By approaching Unionism as a community issue, I avoided a Great Man approach toward the study of movements of resistance in which a single individual, such as Newt Knight [the central figure of The Free State of Jones] of Mississippi or Bill Owens of North Carolina, overshadows the complex societal forces that stimulated and sustained such movements. So, while Long Shadow identifies key similarities among regions of dissent, it also pinpoints important differences between them.
BR: Did you find out anything while researching Long Shadow that changed—or reinforced—any opinions formed during The Free State of Jones?
VB: The new materials cited in Long Shadow enriched my knowledge of Jones County, Mississippi’s Civil War uprising, and enabled me to expand on the story. They did not, however, refute the essential arguments I made in The Free State of Jones. In both works, I maintain that Newt Knight’s anti-Confederate views accelerated during and after the Civil War. For example, in 1861, Newt volunteered for Confederate service before passage of the South’s first conscript act (in contrast to men who later formed the Unionist core of his guerrilla band, The Knight Company).
Also expanding the story of the Jones County uprising is Newt’s second federal claims file, 1887-1900, which I obtained a copy of just before The Free State of Jones went to press. The file was rich with depositions that quote directly from aging former Knight Band guerrillas (including Newt), enabling me to include their voices in Long Shadow.
New research materials also allowed me to discuss in far greater depth in Long Shadow the extent to which dissent among certain Knight Band members extended into the New South era. Like Warren J. Collins in Texas and Jasper Collins in Mississippi, Newt Knight displayed far greater political militancy in his later years than during the war, or even during Reconstruction when he served the Adelbert Ames Administration. Newt’s remark around 1894 that plain southern farmers should have risen up and killed the slaveholders rather than fight their war for them reflected his disappointment with wartime governments, both North and South. Viewed in historical context during periods of dizzying change and violence, ordinary people (like Newt) responded to and helped to shape those times. By 1894, the experiences of war, Reconstruction, and New South politics had reshaped Newt Knight’s beliefs significantly. The man who volunteered for Confederate service in 1861, led an anti-Confederate guerrilla band in 1863, and served the Union government during Reconstruction, was now advocating internal class revolution as the best way to have defeated slaveholders .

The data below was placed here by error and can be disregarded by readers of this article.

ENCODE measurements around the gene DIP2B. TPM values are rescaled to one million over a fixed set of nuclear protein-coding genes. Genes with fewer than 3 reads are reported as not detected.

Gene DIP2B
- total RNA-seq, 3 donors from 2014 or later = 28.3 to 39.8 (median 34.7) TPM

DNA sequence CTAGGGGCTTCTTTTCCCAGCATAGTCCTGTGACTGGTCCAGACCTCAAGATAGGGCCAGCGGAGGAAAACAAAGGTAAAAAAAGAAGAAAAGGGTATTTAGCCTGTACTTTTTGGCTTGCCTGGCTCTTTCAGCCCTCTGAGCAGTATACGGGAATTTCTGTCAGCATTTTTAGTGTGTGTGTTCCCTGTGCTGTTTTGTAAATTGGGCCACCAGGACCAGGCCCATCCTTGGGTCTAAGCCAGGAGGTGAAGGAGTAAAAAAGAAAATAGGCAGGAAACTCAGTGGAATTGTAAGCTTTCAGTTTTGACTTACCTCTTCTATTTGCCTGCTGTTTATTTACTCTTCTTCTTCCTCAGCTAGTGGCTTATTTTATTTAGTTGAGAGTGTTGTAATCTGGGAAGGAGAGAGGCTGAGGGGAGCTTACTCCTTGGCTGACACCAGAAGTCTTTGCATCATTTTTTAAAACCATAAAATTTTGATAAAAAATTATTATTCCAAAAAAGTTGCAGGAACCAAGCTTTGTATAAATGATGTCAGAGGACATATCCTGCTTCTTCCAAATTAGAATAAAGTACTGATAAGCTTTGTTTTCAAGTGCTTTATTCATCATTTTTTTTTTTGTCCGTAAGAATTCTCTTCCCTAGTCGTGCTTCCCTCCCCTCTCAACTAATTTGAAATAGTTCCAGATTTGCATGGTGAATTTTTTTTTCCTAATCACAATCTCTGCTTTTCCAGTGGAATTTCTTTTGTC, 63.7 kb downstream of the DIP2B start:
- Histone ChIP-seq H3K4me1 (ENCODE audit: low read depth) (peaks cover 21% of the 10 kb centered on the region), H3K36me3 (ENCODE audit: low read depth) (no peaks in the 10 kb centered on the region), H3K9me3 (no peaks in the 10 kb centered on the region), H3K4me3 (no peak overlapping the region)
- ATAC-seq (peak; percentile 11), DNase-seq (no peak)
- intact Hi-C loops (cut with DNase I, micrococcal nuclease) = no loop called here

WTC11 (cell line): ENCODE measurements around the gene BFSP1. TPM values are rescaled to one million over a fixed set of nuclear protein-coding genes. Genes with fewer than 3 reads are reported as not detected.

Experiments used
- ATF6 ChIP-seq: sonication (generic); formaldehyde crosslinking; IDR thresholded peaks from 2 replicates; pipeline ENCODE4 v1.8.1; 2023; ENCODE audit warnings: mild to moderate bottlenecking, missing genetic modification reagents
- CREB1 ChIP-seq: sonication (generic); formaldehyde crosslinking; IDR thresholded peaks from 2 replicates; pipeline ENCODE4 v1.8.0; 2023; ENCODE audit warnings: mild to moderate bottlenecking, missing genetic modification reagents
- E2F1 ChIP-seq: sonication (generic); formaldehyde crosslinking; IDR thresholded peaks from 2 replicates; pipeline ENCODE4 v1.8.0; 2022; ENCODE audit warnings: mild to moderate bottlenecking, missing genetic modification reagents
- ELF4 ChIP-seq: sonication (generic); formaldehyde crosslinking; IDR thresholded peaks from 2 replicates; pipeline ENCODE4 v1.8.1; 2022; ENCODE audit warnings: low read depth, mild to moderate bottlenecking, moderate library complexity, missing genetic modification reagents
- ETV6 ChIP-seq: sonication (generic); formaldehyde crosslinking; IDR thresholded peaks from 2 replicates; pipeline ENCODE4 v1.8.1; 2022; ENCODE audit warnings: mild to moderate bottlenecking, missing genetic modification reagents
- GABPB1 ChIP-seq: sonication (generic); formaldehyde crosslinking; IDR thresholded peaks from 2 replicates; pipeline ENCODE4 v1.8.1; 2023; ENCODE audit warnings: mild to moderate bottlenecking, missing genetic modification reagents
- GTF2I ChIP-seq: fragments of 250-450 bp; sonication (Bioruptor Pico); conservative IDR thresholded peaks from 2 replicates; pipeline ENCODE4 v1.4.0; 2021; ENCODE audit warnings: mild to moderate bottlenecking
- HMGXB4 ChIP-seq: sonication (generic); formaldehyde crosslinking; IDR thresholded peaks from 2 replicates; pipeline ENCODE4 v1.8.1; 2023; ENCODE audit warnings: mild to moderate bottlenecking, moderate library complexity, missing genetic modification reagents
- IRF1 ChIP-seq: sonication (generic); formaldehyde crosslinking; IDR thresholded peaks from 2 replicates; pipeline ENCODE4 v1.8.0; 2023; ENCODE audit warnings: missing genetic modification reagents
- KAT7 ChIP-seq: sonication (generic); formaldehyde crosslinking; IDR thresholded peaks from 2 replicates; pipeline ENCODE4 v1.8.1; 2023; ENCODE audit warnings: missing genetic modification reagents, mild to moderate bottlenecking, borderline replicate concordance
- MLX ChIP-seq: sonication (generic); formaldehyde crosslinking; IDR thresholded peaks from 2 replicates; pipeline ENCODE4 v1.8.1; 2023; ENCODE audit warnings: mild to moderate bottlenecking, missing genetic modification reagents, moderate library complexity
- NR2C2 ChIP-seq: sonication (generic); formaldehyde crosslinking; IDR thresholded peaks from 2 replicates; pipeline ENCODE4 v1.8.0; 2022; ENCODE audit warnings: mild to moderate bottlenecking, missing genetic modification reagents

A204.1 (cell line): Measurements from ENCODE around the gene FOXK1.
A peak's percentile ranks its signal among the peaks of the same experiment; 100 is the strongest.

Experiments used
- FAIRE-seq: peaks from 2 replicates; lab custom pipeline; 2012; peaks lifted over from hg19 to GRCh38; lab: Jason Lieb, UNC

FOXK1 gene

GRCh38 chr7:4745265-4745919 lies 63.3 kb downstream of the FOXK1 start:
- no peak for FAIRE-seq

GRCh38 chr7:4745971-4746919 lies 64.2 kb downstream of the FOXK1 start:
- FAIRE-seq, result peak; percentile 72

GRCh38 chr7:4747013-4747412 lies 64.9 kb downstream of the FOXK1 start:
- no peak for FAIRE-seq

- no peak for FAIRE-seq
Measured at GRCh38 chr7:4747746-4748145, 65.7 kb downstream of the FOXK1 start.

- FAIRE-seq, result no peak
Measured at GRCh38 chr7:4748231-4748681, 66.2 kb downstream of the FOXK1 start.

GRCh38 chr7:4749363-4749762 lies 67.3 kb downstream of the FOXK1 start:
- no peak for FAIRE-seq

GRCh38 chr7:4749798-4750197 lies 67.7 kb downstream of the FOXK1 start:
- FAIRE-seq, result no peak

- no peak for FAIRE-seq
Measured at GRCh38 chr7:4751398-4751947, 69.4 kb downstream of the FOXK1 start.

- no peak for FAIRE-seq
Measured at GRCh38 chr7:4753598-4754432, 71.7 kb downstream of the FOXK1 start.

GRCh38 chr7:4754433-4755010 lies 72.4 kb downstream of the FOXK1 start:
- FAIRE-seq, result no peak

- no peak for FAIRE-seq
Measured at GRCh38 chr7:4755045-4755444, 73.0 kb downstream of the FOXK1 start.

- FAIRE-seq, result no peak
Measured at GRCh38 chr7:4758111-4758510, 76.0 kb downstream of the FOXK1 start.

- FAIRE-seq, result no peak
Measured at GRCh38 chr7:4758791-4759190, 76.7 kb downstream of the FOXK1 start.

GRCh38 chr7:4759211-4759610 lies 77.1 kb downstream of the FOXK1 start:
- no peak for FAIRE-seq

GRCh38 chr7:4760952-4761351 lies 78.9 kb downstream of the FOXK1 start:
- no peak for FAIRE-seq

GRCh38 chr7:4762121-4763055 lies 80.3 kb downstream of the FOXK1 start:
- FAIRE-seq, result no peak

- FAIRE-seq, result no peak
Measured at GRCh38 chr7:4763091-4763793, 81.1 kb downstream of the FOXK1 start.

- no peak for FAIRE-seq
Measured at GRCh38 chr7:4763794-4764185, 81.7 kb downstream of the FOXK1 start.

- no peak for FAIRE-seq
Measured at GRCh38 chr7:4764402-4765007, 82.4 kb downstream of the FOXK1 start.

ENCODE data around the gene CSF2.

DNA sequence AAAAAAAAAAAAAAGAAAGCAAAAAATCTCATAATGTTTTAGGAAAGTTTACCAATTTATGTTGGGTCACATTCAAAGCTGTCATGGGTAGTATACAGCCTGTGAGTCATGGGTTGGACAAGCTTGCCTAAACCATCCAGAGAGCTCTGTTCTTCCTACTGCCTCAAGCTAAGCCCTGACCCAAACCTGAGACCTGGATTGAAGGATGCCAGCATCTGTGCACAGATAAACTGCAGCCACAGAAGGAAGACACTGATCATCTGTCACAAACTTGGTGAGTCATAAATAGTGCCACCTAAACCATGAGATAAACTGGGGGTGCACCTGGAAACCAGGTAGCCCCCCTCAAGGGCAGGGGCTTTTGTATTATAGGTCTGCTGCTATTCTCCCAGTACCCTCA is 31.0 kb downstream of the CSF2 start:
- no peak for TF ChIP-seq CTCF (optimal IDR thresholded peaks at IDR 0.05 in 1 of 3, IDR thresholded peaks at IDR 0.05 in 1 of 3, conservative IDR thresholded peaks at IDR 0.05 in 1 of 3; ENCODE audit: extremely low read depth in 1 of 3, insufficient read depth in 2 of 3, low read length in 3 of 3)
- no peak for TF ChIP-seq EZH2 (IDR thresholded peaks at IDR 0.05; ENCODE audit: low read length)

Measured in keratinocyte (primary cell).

Long Shadow presents a wider and longer view of the multiracial community founded by Newt, his white wife Serena, and Rachel and George Ann Knight, the mixed-race former slaves of his grandfather, than did The Free State of Jones. As a result of additional research and wider communication with present-day Knight researchers, Long Shadow also provides a more nuanced view of racial identity among mixed-race Knights. We are unlikely ever to know the exact nature of Newt Knight’s racial views, or, for that matter, those of the three women with whom he fathered children. While there is evidence that Newt and his parents may have disliked slavery, as did a fair number of non-slaveholders, there is no evidence that they were abolitionists, or that Newt Knight ever advocated equal civil rights for freed people of African ancestry. Rather, some Knight descendants insist that Newt considered his children by Rachel and, later, her daughter George Ann, to be white and that he encouraged them to identify themselves as such. This is certainly plausible given their physical appearance, small degree of African ancestry, and the fact that many did self-identify as white.
BR: How has the book been received?
VB: It’s a bit too early to tell, but so far I’m pleased with Long Shadow’s reception. It has been favorably reviewed by an academic historian (Paul Escott for H-Civil War), by a Civil War blogger (Brett Schulte, TOCWOC), and by a newspaper editor (Joe L. White of the Jackson Clarion-Ledger). Privately, individuals have emailed me to tell me how much they enjoyed the book.
BR: What’s next for you?
VB: I’m not sure what’s next for me, but am reasonably certain it will not be another academic history. I remain fascinated by the lives and struggles of ordinary people, but hope in the future to tell stories in a new way, perhaps through a different writing genre or medium of art.
That last bit is tantalizing, if cryptic. I’ll be curious to see what Dr. Bynum comes up with.